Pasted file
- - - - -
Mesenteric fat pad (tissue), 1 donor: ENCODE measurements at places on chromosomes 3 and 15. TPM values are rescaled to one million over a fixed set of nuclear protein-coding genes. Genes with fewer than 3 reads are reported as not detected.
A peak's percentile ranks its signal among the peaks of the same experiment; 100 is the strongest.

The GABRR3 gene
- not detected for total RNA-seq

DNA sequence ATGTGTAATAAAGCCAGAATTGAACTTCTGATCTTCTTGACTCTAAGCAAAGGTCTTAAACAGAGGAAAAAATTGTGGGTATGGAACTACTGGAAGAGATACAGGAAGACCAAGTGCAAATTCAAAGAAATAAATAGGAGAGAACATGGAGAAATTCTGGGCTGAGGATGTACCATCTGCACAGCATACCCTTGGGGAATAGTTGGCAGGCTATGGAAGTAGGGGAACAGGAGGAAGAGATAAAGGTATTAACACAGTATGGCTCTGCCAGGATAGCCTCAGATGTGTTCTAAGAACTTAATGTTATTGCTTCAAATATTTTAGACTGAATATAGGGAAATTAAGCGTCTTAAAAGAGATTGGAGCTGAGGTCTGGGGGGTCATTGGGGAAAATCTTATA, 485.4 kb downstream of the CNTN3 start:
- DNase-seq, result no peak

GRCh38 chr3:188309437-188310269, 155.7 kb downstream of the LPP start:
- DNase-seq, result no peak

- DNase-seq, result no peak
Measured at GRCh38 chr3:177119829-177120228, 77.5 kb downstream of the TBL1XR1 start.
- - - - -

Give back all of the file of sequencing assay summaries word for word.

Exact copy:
Mesenteric fat pad (tissue), 1 donor: ENCODE measurements at places on chromosomes 3 and 15. TPM values are rescaled to one million over a fixed set of nuclear protein-coding genes. Genes with fewer than 3 reads are reported as not detected.
A peak's percentile ranks its signal among the peaks of the same experiment; 100 is the strongest.

The GABRR3 gene
- not detected for total RNA-seq

DNA sequence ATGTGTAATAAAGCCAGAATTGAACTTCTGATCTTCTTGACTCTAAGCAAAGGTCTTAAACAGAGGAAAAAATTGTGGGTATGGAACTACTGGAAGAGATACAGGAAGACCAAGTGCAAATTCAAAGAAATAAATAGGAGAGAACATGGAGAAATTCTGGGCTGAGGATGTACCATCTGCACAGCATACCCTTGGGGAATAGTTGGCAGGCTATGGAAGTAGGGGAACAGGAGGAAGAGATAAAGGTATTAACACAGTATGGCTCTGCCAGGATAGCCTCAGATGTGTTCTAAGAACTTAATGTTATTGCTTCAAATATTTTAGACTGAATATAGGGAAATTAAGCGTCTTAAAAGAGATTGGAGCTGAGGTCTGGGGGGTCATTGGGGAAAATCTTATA, 485.4 kb downstream of the CNTN3 start:
- DNase-seq, result no peak

GRCh38 chr3:188309437-188310269, 155.7 kb downstream of the LPP start:
- DNase-seq, result no peak

- DNase-seq, result no peak
Measured at GRCh38 chr3:177119829-177120228, 77.5 kb downstream of the TBL1XR1 start.